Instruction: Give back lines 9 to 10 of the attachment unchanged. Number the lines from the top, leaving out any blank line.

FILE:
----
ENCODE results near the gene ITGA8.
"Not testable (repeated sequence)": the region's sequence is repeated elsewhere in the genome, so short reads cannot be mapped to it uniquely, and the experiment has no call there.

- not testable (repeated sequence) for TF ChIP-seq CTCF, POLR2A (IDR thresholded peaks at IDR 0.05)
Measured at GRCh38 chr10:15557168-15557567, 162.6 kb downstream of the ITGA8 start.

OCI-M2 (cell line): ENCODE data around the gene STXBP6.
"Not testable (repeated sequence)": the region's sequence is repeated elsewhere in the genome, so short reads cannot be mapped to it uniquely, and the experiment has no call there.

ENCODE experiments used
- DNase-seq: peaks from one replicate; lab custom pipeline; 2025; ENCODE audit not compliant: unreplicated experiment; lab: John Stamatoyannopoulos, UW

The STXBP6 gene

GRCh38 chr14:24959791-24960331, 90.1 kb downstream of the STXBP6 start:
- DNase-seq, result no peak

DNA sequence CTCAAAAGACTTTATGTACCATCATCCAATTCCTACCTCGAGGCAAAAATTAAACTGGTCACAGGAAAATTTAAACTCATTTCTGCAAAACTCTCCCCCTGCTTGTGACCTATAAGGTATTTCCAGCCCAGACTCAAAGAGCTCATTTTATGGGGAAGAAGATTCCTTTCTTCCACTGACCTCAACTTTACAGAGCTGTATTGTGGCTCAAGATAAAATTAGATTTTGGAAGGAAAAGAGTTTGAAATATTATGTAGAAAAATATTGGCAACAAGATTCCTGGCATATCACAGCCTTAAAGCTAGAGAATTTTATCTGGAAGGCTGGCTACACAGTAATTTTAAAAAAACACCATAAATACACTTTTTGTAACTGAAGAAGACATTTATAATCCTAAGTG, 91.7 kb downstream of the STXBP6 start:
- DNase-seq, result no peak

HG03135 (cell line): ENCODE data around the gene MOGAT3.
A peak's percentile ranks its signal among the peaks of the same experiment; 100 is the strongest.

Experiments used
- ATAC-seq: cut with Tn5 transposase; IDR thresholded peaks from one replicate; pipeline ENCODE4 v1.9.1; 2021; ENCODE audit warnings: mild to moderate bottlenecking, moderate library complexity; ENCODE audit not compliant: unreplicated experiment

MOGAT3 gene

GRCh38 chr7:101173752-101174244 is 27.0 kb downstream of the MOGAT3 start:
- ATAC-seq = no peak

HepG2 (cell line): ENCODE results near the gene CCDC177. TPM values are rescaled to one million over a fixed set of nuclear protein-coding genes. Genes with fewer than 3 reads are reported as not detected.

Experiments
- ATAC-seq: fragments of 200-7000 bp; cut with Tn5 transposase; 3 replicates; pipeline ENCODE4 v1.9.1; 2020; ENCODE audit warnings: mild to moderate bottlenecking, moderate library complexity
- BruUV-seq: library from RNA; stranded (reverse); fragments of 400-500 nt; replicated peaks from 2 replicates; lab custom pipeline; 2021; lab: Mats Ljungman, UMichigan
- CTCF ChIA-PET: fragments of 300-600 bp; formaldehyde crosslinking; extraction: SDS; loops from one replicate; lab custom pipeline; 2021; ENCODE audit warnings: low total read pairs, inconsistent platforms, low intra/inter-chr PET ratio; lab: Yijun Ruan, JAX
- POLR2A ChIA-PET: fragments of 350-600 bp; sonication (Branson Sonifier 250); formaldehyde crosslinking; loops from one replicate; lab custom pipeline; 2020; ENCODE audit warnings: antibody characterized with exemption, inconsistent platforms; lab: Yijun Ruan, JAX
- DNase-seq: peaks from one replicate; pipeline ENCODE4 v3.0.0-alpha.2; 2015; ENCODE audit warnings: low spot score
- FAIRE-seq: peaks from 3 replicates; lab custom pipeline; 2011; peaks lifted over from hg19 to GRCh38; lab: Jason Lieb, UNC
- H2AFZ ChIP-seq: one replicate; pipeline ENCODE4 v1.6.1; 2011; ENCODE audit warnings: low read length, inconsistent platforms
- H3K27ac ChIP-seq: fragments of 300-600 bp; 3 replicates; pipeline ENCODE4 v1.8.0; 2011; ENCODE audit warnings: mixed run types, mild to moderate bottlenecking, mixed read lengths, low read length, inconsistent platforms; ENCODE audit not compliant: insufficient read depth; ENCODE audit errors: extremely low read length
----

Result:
The STXBP6 gene

GRCh38 chr14:24959791-24960331, 90.1 kb downstream of the STXBP6 start: